It was released in 1984 as a demonstration product for the new 128k models of the Apple II line. Apple had published Lissner's QuickFile, a database program that resembled what would become the AppleWorks database module. An Apple III version of AppleWorks, which used the same file formats, was dubbed III E-Z Pieces and marketed by Haba Systems. All three AppleWorks programs have the same user interface and exchange data through a common clipboard. Previous Apple II application programs had been designed with the older II/II+ line in mind, which only had 48k of RAM and 40-column text without an add-on card, thus limiting their capabilities. In contrast, Appleworks was designed for the IIe/IIc models which had more RAM, standard 80-column text, an optional numeric keypad, cursor keys, the new ProDOS operating system in place of DOS 3.3, standard on 48k machines. AppleWorks debuted at #2 on Softalk's monthly bestseller list and became the best-selling software package on any computer, ousting Lotus 1-2-3 from the top of the industry-wide sales charts.

Apple's software subsidiary Claris sold the one millionth copy of AppleWorks in December 1988. Apple and Lissner provided technical information on modifying AppleWorks, helping to create a substantial market for third-party accessories and support. Compute!'s Apple Applications reported in 1987 that "AppleWorks has become a frontier for software developers", predicted that "Soon, the best software on the Apple II computer line will require AppleWorks". The September 1986 issue of inCider, for example, contained two AppleWorks-related articles. One of the most successful was the TimeOut series from Beagle Bros. TimeOut developers Alan Bird, Randy Brandt and Rob Renstrom were involved in developing AppleWorks 3.0 and AppleWorks incorporated numerous TimeOut functions. TimeOut developers Randy Brandt and Dan Verkade created AppleWorks 4.0 and 5.0 for Quality Computers. Apple released version 2.0 in 1986 with the Apple IIGS, a year the program was published by Claris. Claris contracted with Beagle Bros. to upgrade AppleWorks to version 3.0 in 1989 turned its attention to producing Macintosh and Windows software, letting AppleWorks languish.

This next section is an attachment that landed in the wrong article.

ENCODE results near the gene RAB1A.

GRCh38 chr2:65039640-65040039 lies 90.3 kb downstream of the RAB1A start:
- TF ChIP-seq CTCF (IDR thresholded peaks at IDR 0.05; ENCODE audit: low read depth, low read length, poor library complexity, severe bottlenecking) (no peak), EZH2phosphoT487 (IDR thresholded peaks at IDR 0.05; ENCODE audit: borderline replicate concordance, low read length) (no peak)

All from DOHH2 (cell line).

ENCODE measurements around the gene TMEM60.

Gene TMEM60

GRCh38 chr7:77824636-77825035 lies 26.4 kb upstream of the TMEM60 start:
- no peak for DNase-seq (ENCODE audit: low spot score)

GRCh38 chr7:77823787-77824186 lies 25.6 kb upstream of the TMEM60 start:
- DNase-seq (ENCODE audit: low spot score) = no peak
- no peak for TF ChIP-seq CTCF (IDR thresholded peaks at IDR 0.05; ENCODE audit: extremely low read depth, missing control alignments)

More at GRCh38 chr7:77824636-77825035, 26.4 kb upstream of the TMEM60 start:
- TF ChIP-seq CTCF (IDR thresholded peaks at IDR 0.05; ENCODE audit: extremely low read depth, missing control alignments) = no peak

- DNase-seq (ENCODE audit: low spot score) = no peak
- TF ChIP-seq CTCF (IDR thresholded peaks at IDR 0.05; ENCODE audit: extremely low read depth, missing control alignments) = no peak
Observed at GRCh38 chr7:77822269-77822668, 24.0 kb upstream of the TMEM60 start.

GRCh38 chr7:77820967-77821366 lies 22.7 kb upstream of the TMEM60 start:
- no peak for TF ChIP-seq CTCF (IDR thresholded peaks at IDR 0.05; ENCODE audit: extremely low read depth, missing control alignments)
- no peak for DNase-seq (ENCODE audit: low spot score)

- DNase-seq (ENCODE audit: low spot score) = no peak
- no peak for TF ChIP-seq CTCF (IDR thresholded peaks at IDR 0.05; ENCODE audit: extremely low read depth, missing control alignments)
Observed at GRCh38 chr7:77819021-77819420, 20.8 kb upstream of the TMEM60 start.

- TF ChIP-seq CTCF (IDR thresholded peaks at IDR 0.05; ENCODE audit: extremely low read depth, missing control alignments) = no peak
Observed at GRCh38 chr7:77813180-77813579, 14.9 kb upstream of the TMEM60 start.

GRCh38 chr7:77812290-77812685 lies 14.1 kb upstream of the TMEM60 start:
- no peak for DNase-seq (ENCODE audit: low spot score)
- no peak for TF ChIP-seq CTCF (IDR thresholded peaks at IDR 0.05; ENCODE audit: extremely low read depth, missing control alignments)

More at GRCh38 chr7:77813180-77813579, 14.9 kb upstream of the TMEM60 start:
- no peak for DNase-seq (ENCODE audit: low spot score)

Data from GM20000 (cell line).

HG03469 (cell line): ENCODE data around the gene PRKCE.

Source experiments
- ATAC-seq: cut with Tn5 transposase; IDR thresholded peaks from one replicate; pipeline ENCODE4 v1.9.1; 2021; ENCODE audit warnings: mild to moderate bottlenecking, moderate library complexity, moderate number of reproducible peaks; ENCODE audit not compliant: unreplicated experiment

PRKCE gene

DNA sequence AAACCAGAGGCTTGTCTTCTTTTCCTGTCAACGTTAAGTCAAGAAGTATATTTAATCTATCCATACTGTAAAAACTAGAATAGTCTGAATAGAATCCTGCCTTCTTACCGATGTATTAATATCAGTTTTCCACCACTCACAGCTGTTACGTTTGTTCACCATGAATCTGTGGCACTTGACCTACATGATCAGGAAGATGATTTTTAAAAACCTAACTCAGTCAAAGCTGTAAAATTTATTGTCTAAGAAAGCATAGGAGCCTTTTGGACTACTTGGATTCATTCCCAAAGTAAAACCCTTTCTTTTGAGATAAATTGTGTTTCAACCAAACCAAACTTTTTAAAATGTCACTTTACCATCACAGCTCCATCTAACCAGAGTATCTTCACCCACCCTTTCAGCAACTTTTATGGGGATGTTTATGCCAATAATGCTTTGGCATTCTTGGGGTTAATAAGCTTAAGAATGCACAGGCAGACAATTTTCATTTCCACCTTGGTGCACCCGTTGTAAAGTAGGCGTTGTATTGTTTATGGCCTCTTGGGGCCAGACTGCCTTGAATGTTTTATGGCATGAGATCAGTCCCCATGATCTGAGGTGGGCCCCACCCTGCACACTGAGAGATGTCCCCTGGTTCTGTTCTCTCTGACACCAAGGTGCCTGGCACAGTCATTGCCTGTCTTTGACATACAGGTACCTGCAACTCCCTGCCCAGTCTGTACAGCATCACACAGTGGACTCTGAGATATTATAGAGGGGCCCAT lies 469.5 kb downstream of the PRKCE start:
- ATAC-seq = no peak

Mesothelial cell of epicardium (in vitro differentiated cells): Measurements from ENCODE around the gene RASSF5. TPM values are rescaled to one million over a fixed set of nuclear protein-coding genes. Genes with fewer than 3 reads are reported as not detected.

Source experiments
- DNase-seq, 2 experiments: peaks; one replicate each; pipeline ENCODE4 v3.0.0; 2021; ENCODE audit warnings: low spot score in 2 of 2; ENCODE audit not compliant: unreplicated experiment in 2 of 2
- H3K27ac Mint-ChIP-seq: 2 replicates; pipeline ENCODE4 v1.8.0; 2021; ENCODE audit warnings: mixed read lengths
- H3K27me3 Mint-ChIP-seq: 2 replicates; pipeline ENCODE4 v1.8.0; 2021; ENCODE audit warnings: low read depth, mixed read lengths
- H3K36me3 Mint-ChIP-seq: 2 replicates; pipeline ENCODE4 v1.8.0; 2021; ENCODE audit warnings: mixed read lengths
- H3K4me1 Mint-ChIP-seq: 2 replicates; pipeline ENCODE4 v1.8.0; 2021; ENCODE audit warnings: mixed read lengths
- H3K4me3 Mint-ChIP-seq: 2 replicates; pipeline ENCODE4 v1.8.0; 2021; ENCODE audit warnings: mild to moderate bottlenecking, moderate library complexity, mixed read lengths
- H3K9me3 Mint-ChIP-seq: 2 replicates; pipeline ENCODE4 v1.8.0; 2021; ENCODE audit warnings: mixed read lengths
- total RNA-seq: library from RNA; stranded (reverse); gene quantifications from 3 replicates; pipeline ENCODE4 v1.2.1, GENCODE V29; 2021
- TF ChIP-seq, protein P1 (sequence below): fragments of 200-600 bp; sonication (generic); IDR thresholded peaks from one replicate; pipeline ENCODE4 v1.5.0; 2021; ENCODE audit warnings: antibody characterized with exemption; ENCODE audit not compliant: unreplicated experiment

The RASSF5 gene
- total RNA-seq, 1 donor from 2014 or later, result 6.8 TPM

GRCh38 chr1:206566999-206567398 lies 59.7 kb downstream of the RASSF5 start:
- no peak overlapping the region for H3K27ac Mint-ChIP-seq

Claris did, agree to license the AppleWorks trademark to Quality Computers, which released AppleWorks 4.0 in 1993 and AppleWorks 5.0 in 1994. The 8-bit AppleWorks is sometimes referred to as "AppleWorks Classic" to differentiate it from AppleWorks GS and the product for Macintosh and Windows of the same name. Observers had expected AppleWorks 2.0 to have a Macintosh-like mouse-driven graphical user interface, but inCider reported before its release that such a revision had been delayed because of "problems between Apple and ". It was nonetheless popular among IIGS owners. No mouse interface, no color, no graphics. Just AppleWorks from the IIe and IIc world"; the magazine wondered in an editorial, "AppleWorks, Where Are You?", stating that a IIGS version of AppleWorks or another AppleWorks-like integrated suite "could galvanize the machine's sales" and warned that otherwise "the IIGS may well languish". In 1988, Claris acquired an integrated package called GS Works from StyleWare and renamed it AppleWorks GS, bringing the AppleWorks brand to the 16-bit Apple IIGS, though no code from the 8-bit Apple II version is used.

In addition to the word processing and spreadsheet functions, AppleWorks GS includes telecommunications, page layout and graphics modules. Only one major version of AppleWorks GS exists, progressing as far as 1.1. AppleWorks GS can open AppleWorks files without needing to import them first; the second incarnation of AppleWorks started life as ClarisWorks, written by Bob Hearn and Scott Holdaway and published by Claris, a wholly owned subsidiary of Apple known as FileMaker Inc.) The Creator code of